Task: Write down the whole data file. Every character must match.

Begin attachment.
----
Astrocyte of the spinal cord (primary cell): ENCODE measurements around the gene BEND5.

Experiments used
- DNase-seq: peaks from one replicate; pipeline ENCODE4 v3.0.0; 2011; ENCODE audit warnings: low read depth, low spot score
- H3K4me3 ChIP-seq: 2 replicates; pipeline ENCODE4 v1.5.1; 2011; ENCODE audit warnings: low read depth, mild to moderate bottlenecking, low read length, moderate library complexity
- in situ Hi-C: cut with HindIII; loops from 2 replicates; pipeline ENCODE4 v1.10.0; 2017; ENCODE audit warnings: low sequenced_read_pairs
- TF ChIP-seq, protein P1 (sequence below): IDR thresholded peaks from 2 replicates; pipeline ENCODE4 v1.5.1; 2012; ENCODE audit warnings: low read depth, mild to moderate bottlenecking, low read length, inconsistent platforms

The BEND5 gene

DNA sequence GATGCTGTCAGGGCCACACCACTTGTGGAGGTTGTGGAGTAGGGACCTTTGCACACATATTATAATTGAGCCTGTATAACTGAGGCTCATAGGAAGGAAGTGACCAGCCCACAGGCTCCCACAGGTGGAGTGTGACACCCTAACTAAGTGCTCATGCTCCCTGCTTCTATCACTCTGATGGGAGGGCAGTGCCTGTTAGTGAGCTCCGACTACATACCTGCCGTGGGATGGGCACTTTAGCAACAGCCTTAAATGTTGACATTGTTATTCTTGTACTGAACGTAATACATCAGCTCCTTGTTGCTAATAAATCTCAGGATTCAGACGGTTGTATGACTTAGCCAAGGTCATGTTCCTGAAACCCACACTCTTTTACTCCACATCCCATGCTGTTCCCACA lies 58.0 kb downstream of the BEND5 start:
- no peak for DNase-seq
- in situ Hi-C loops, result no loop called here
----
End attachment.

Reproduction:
Astrocyte of the spinal cord (primary cell): ENCODE measurements around the gene BEND5.

Experiments used
- DNase-seq: peaks from one replicate; pipeline ENCODE4 v3.0.0; 2011; ENCODE audit warnings: low read depth, low spot score
- H3K4me3 ChIP-seq: 2 replicates; pipeline ENCODE4 v1.5.1; 2011; ENCODE audit warnings: low read depth, mild to moderate bottlenecking, low read length, moderate library complexity
- in situ Hi-C: cut with HindIII; loops from 2 replicates; pipeline ENCODE4 v1.10.0; 2017; ENCODE audit warnings: low sequenced_read_pairs
- TF ChIP-seq, protein P1 (sequence below): IDR thresholded peaks from 2 replicates; pipeline ENCODE4 v1.5.1; 2012; ENCODE audit warnings: low read depth, mild to moderate bottlenecking, low read length, inconsistent platforms

The BEND5 gene

DNA sequence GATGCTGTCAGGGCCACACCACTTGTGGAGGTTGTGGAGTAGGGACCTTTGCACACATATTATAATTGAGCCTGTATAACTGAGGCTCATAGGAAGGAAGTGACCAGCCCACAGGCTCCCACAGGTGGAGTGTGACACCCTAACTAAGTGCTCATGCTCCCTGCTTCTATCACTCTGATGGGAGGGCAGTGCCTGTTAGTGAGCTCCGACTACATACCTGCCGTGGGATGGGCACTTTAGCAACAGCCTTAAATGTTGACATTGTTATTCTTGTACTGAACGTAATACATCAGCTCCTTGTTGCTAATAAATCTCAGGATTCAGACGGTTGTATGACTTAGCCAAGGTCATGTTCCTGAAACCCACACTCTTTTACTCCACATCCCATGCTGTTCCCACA lies 58.0 kb downstream of the BEND5 start:
- no peak for DNase-seq
- in situ Hi-C loops, result no loop called here